The so-called Intelligent Design Movement (IDM) is a chimera ... that is, a monstrosity fabricated from disparate parts of other creatures. Specifically, it has the blind eyes and sharp claws of fundamentalist creationism and the voracious jaws of politics. It is then dressed up to look like science. The whole package is held together by lies.
I do not lightly accuse people of lying, but when a federal court finds that people have repeatedly lied under oath, I feel safe in quoting the judge:
It is ironic that several of these individuals, who so staunchly and proudly touted their religious convictions in public, would time and again lie to cover their tracks and disguise the real purpose behind the ID Policy.
That’s from page 137 of the judge’s findings in the Dover, PA case (reference 1).
To understand the origins and purpose of the IDM, see page 32 of reference 1. The judge discusses the book Of Pandas and People (reference 2), which the ID partisans had relied upon to describe and explain their so-called theory:
Pandas went through many drafts, several of which were completed prior to and some after the Supreme Court’s decision in Edwards, which held that the Constitution forbids teaching creationism as science. By comparing the pre and post Edwards drafts of Pandas, three astonishing points emerge: (1) the definition for creation science in early drafts is identical to the definition of ID; (2) cognates of the word creation (creationism and creationist), which appeared approximately 150 times were deliberately and systematically replaced with the phrase ID; and (3) the changes occurred shortly after the Supreme Court held that creation science is religious and cannot be taught in public school science classes in Edwards. This word substitution is telling, significant, and reveals that a purposeful change of words was effected without any corresponding change in content....
The overall situation can be summed up by what I call the fundamental equation of intelligent design:
|creationism + lying about it = ID (1)|
The court carefully considered the question of whether ID is science, and found that it is not. From page 64:
We find that ID fails on three different levels, any one of which is sufficient to preclude a determination that ID is science.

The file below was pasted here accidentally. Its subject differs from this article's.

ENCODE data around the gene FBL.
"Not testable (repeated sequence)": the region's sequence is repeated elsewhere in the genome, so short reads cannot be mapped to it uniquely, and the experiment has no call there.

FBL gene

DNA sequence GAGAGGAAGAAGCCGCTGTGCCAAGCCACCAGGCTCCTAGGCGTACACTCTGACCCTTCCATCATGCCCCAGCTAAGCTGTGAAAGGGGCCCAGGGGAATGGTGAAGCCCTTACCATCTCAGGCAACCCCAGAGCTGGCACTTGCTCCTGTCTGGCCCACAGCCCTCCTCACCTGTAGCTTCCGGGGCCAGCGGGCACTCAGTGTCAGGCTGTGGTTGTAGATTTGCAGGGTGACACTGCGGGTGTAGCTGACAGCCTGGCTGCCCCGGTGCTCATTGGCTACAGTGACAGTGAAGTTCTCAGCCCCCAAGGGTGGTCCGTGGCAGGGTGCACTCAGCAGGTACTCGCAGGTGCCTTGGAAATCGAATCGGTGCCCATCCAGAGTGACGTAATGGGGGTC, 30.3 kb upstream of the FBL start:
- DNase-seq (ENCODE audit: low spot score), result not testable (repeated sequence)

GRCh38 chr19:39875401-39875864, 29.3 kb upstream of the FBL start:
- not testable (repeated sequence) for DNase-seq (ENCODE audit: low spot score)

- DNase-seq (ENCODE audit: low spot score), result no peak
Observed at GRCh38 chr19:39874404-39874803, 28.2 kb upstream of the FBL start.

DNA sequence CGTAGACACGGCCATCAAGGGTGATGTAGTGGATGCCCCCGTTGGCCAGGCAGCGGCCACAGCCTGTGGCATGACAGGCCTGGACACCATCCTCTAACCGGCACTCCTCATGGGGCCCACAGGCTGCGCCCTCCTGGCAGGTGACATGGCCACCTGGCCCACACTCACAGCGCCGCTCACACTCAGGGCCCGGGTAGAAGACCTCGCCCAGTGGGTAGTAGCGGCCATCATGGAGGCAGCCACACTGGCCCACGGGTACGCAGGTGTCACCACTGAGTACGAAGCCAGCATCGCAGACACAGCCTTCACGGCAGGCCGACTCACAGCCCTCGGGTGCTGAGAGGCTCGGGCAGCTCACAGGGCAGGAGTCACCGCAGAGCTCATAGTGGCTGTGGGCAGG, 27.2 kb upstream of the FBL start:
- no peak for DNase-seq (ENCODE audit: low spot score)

The judge gave three reasons, each of which makes sense. See also section 4 for more discussion of why ID is not science.
The judge expressed part of the chimera idea in the following terms, on page 136:
ID cannot uncouple itself from its creationist, and thus religious, antecedents.
and also on page 26:
A significant aspect of the IDM is that despite Defendants’ protestations to the contrary, it describes ID as a religious argument.
We need to take note of both halves of that statement: ID is not science ... but the ID partisans, especially when talking to scientists, systematically pretend that it is science.
This pretense is a big problem for scientists. Remember, as James Randi is fond of pointing out, scientists have little experience dealing with lies and liars. Usually when someone claims to be a scientist and claims to offer a scientific explanation, we take him at his word.
Alas, it would be a big mistake to take the ID partisans at their word. They are lying ... and if you take them at their word, you become an unwitting participant in spreading their lies.
The ID movement is waging a war against science. This war is being waged using political methods for political and religious reasons.
In this section, we temporarily ignore the warning at the end of the previous section. That is, we indulge our scientific impulses and cautiously consider the hypothesis that ID might have some shred of scientific validity. See reference 3 for a discussion of scientific methods. See reference 4 and reference 5 for some discussion of related points.
The main argument in favor of “intelligent design” goes like this: Simplicio says “I don’t understand how evolution could have produced something as elegant and wonderful as ...., and therefore it must have been designed by God”.
This is what we call an argument from no evidence. Arguments of this type are completely fallacious and worthless, for reasons explained in reference 6.